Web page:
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The Dream House

Written by Laura Dockrill

Illustrated by Gwen Millward

Key Stage 2 Family / Home Stories

LoveReading View on The Dream House

Suffused in lyrical enchantment, this heart-rending, honest, child-centred exploration of grief is uniquely powerful

So beautiful, so powerfully moving, the ever-inventive Laura Dockrill has done it again with The Dream House - an incredibly honest, child-centred story about a boy’s struggle with terrible grief (and guilt) after losing his dad.

Beautifully presented with Gwen Millward’s soft, evocative, powerful illustrations - including Rex’s sketchbook drawings that provide poignant insights to his pain - this has all the marks of a future classic. Rex doesn’t talk much now his dad’s gone, and he’s gone to stay with his godfather Sparky, his dad’s best friend since childhood - “Mum said it would be good for me here; Sparky would take care of me so I could get some peace and ‘feel better’. To give her space while she dealt with what needed to be dealt with. But it was also because she couldn’t deal with me.” Rex is worried because drawing “doesn’t make me feel good like it used to”.

Nothing is the same, and he’s terrified of returning to the Dream House, a magical place created just for him. A magical place that’s filled with his dad. But little by little, with Sparky’s sensitive support (what a guy; his tenderness is sublime), and after talking to the boy next door, Rex is able to return to the Dream House, able to begin his long journey back to the world, to a life without Dad, but a world in which Dad is remembered and cherished, in the soothing knowledge that he doesn’t have to carry the heavy burden of grief alone.

Joanne Owen

More About This Book

On her inspiration for The Dream House, Laura says: ‘when I was little my dad’s best friend, our godfather (who had no kids of his own) built my sister and I a wooden little shed/hut/playhouse in the bottom of his garden. It had a roof like a real house, a rounded door with a latch and an actual glass window. Inside he placed an old grey itchy carpet that he found in a skip, massive pictures of dolphins, giraffes and elephants and two of those old-fashioned desks with the inkwells and lifty lids – one for Daisy and one for me, the desks were always stuffed with magazines, colouring books and crayons. There was electricity (my godfather was an electrician) and there was even an electric heater for when it got cold in the winter. He called it ‘The Dream House’ and it overlooked the garden, which was overgrown, preserved and wild; long grass, leaping frogs and a beautiful willow tree. It really was the place where dreams were made.’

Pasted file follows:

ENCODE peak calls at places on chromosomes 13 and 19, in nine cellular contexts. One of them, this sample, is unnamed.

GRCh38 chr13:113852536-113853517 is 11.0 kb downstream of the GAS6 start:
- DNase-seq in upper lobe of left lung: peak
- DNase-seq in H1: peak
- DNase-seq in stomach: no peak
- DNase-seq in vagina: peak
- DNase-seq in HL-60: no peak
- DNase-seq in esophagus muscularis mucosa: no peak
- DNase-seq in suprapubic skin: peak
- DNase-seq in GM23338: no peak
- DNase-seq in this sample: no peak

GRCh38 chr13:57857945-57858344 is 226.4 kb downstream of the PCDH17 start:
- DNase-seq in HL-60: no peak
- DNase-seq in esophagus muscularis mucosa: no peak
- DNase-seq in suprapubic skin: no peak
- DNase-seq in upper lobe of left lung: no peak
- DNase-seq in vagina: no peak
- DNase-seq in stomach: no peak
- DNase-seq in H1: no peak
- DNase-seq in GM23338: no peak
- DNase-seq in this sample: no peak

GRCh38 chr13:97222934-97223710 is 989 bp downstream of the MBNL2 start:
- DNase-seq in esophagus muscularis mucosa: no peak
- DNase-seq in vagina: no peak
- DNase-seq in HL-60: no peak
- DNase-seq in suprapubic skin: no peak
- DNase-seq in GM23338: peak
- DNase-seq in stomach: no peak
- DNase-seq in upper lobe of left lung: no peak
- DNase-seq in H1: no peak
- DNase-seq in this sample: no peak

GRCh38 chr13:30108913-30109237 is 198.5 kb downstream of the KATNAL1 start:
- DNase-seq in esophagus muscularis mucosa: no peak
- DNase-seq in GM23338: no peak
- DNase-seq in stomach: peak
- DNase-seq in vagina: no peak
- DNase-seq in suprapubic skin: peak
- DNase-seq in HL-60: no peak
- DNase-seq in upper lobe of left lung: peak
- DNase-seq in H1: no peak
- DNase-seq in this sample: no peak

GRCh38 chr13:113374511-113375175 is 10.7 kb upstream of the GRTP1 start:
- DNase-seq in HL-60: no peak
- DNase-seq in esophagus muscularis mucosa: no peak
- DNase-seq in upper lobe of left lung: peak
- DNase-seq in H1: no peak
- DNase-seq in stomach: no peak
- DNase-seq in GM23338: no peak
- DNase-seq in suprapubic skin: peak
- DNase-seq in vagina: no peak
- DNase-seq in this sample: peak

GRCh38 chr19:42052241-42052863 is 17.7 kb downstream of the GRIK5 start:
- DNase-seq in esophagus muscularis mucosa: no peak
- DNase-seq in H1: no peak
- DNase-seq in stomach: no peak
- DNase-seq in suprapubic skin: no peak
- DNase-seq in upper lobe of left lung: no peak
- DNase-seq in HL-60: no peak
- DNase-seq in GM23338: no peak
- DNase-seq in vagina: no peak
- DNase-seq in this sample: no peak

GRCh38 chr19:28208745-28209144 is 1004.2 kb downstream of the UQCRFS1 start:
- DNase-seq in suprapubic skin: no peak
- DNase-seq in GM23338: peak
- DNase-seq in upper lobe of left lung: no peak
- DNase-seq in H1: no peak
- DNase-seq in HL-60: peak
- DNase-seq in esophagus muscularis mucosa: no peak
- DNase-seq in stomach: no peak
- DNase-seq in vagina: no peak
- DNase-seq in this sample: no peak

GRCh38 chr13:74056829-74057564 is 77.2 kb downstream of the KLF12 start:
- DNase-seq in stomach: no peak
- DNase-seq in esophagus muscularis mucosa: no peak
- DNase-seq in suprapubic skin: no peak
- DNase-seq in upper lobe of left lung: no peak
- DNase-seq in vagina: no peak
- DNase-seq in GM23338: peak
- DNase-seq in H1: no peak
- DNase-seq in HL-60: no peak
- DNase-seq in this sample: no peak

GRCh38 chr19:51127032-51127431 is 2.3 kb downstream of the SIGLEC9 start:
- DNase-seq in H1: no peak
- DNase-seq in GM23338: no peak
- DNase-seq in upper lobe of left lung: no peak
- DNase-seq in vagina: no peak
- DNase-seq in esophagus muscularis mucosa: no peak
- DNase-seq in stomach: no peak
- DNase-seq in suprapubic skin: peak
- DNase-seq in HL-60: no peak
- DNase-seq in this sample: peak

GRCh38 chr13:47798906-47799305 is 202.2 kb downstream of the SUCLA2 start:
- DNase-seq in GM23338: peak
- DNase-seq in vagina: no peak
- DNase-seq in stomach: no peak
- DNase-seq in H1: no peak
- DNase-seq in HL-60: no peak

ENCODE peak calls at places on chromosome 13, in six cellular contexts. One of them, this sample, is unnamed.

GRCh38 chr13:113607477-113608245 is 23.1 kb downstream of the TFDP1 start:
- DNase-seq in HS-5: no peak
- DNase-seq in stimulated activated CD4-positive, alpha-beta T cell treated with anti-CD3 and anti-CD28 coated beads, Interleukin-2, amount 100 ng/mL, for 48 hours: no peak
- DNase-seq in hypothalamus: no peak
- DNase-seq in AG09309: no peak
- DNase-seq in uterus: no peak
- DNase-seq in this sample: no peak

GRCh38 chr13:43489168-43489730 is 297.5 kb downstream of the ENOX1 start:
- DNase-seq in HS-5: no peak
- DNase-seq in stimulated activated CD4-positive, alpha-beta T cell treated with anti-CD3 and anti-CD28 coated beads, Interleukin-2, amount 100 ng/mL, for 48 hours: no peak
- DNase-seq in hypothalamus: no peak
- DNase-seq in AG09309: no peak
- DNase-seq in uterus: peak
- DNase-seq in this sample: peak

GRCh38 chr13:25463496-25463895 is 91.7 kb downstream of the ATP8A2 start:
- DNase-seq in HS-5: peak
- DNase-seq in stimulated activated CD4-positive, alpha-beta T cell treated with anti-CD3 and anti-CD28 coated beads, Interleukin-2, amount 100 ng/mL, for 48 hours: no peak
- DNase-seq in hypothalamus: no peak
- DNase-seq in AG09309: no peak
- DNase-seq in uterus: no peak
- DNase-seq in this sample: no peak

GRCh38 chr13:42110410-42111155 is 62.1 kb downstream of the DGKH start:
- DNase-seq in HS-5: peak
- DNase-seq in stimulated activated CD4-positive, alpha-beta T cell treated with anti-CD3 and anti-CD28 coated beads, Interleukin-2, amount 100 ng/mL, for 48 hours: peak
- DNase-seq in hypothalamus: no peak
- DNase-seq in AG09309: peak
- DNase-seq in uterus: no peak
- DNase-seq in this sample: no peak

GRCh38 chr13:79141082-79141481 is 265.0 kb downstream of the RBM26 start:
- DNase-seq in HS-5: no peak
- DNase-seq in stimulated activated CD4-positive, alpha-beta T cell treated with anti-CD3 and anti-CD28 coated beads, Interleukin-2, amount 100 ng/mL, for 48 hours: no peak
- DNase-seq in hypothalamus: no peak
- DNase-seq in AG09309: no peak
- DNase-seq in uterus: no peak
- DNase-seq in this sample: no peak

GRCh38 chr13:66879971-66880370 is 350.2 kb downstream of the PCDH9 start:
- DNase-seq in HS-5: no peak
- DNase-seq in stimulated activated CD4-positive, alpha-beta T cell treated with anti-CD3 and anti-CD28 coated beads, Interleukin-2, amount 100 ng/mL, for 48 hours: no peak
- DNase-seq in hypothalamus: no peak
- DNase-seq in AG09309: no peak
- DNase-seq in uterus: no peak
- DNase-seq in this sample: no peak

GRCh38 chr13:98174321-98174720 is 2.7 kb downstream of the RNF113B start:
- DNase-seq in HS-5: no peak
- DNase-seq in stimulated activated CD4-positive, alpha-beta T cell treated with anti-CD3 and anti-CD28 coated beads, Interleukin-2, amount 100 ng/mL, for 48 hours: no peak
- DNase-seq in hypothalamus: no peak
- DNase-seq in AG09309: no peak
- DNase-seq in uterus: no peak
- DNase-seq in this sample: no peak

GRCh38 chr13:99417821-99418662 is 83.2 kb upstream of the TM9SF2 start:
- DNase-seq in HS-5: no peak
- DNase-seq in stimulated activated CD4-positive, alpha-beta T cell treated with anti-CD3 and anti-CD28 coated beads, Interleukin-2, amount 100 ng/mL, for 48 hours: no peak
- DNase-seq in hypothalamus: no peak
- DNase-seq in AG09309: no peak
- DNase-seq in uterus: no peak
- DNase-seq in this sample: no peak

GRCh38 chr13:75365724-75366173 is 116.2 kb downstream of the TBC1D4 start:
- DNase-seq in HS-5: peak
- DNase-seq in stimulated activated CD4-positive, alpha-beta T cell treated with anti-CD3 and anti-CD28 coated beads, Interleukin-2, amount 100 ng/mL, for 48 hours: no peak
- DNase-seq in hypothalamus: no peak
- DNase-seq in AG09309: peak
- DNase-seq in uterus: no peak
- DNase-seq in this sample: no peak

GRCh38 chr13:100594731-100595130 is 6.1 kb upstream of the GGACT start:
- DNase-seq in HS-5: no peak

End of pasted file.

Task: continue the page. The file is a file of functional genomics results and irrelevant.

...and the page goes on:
The Dream House Synopsis

Everyone needs somewhere to dream. Rex has gone to stay with his godfather, Sparky. Rex doesn't say much but that's OK because Sparky is always on hand with a cup of tea to enjoy on the sofa, set up outside like an outdoor living room. Rex has his sketchbook, and he draws how he feels even if he doesn't talk about it. And in Sparky's garden, hidden under the canopy of the willow tree, is the Dream House: a lovingly created space just for Rex, to dream, to play, to think, to be. A place he's loved all his childhood. But to go inside now Rex must summon his strength for revisiting the ghosts of his past . . .

An evocative sketchbook novella revealing a boy's inner world, accessing his feelings through drawing and reconnecting with the people who love him, told through Laura Dockrill's vivid storytelling. Fully illustrated throughout by Gwen Millward.

The Dream House Press Reviews

It looks so slight. Its illustrations promise something gentle and delicate. So I have a feeling that this book may be mistaken as a quick and easy read - and it's not. It's something much more memorable, strange... almost grown up. And written in such a beautiful, original style! It's sophisticated, poetic, exquisitely sensitive to nature and sorrow and turmoil and desperation. And rich in metaphors... The grass is long and happy. ...though it should probably come with a WARNING: Now and then, you may not quite understand. That's because this is a book about a boy who can't quite understand himself. -- Geraldine McCaughrean

Laura is one of the most original and interesting voices in children's literature and I always look forward to reading any new book she writes. -- Francesca Simon

Book Information

ISBN: 9781848129450
Publication date: 9th September 2021
Author: Laura Dockrill
Illustrator: Gwen Millward
Publisher: Piccadilly Press an imprint of Templar Publishing
Format: Hardback
Pagination: 112 pages
Year Groups: Key Stage 2
Topics: Death / Bereavement, Family / Home Stories

About Laura Dockrill

Laura Dockrill is a performance poet and novelist. She was named one of the top ten literary talents by The Times and one of the top twenty hot faces to watch by ELLE magazine. Laura is a young, talented writer/illustrator who is a graduate of the BRIT School of Performing Arts. She has performed her work at the Edinburgh Fringe, Camp Bestival, Latitude, Bookslam and the Soho Theatre and on each of the BBC's respective radio channels, 1-6. She has been a roaming reporter for the Roald Dahl Funny Prize, judged the BBC National Short Story Award, and has ...

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